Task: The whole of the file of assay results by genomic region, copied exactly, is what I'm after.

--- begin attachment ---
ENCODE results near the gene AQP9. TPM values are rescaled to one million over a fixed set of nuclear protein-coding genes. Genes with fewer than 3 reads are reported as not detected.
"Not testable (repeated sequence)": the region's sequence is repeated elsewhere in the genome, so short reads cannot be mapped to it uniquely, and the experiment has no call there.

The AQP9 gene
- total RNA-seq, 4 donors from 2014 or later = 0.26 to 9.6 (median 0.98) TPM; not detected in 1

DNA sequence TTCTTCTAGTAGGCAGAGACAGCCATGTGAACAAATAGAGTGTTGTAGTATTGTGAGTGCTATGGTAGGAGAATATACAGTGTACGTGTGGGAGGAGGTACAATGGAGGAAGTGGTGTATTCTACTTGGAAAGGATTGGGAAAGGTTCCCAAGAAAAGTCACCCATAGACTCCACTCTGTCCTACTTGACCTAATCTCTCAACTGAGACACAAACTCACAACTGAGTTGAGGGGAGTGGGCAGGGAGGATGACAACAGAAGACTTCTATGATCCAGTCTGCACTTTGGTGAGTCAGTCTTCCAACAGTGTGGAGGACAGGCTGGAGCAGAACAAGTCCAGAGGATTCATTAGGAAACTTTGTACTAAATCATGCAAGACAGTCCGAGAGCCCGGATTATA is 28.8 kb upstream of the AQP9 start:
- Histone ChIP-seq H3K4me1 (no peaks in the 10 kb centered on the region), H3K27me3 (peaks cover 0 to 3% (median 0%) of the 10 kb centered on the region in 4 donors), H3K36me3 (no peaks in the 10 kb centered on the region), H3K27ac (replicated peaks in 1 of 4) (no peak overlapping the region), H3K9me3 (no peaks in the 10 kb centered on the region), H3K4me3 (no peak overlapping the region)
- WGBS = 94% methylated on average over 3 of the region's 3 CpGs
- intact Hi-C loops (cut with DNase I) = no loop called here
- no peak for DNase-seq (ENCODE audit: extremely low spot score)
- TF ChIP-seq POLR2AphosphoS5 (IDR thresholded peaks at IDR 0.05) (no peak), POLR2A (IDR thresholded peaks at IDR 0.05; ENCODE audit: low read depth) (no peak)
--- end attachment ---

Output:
ENCODE results near the gene AQP9. TPM values are rescaled to one million over a fixed set of nuclear protein-coding genes. Genes with fewer than 3 reads are reported as not detected.
"Not testable (repeated sequence)": the region's sequence is repeated elsewhere in the genome, so short reads cannot be mapped to it uniquely, and the experiment has no call there.

The AQP9 gene
- total RNA-seq, 4 donors from 2014 or later = 0.26 to 9.6 (median 0.98) TPM; not detected in 1

DNA sequence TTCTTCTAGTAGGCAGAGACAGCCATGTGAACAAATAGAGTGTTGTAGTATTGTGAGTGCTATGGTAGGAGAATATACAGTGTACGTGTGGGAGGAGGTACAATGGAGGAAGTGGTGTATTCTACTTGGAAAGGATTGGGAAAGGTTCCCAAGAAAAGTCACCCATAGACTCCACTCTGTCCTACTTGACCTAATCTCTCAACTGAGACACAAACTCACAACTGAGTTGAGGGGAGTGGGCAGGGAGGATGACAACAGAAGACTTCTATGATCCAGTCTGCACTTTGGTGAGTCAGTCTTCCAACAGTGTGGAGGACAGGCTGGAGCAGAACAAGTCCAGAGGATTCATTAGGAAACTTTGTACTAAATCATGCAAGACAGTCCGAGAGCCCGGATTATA is 28.8 kb upstream of the AQP9 start:
- Histone ChIP-seq H3K4me1 (no peaks in the 10 kb centered on the region), H3K27me3 (peaks cover 0 to 3% (median 0%) of the 10 kb centered on the region in 4 donors), H3K36me3 (no peaks in the 10 kb centered on the region), H3K27ac (replicated peaks in 1 of 4) (no peak overlapping the region), H3K9me3 (no peaks in the 10 kb centered on the region), H3K4me3 (no peak overlapping the region)
- WGBS = 94% methylated on average over 3 of the region's 3 CpGs
- intact Hi-C loops (cut with DNase I) = no loop called here
- no peak for DNase-seq (ENCODE audit: extremely low spot score)
- TF ChIP-seq POLR2AphosphoS5 (IDR thresholded peaks at IDR 0.05) (no peak), POLR2A (IDR thresholded peaks at IDR 0.05; ENCODE audit: low read depth) (no peak)